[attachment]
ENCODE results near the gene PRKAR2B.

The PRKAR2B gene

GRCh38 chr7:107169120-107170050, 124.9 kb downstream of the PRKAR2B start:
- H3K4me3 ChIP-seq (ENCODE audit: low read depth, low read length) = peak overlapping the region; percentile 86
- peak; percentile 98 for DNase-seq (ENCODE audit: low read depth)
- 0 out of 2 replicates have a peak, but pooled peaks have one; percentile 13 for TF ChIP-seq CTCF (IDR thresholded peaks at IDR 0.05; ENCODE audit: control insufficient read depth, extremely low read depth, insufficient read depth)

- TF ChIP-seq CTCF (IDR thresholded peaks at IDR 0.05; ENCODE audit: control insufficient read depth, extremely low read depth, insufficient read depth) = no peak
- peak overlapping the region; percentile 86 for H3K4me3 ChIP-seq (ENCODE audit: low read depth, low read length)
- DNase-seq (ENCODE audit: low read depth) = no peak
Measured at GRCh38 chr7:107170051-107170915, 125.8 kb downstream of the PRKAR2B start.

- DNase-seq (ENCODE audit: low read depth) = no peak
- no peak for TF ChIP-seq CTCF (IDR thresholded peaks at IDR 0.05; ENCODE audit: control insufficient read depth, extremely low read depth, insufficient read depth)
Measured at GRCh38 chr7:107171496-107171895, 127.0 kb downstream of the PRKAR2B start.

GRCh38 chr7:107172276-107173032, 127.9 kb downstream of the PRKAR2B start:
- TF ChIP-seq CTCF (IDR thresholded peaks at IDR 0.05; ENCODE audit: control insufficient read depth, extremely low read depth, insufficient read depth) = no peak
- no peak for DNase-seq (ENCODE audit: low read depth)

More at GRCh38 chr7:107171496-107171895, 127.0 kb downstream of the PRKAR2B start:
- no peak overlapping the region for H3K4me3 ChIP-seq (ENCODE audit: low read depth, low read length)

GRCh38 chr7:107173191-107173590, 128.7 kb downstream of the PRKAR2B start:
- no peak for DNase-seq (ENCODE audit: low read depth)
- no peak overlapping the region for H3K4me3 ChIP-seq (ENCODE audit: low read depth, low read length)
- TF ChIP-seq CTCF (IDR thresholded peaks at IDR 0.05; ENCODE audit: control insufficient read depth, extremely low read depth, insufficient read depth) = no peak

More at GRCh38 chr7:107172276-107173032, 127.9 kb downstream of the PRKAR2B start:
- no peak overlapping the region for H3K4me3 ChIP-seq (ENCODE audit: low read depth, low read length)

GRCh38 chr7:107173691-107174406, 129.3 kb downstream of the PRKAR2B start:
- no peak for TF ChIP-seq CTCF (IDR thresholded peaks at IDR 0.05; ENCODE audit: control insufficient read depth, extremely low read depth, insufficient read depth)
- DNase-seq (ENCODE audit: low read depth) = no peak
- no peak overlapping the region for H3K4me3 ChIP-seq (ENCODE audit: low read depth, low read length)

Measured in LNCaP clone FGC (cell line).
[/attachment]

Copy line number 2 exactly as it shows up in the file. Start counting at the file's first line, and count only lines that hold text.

The PRKAR2B gene